When you turn on your computer, the CPU has no idea what to do with itself until it loads some kind of instructions. But it can't load an operating system, such as Windows, until it knows how to read the disk drive where the operating system code is stored. The BIOS (basic input/output system) is your computer's solution to the problem of starting itself without outside help.
The BIOS is a small block of software that your computer uses to test and configure its memory, disk drives, and other hardware, and to start the process that loads the operating system. Early computer designers called this process "pulling the computer up by its bootstraps," or booting the system.
The integrated circuit that contains the BIOS is an electrically erasable programmable read-only memory (EEPROM) that permanently stores the program until it receives a special command to erase and rewrite the program's code. This erasable function (also called flash memory) makes it possible to update the BIOS without physically replacing the BIOS chip. The BIOS EEPROM is mounted on the motherboard and communicates with the chipset (the set of integrated circuits that handles communication between the computer's processor and the other components).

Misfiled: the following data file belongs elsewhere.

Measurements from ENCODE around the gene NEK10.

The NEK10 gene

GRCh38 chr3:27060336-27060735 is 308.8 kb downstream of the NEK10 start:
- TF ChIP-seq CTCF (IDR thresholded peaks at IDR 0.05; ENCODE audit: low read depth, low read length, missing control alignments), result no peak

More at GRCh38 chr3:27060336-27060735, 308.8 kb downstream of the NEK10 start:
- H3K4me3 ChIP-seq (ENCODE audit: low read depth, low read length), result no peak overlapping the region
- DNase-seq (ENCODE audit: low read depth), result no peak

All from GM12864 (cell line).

Almost all BIOS chips contain code produced by two companies: Phoenix and AMI (American Megatrends). Award is another common brand, but that is owned by Phoenix. However, some large computer companies use private label versions that carry their name instead of the BIOS maker. The name of the BIOS maker usually appears on the BIOS chip, often with a version number. However, if the BIOS has been updated, the version number does not match the current version of the code stored on the chip.
This chapter discusses how the BIOS works, how to change the BIOS configuration settings, how to interpret the results of the Power-On Self Test, and also how to find and install updated versions of the BIOS software.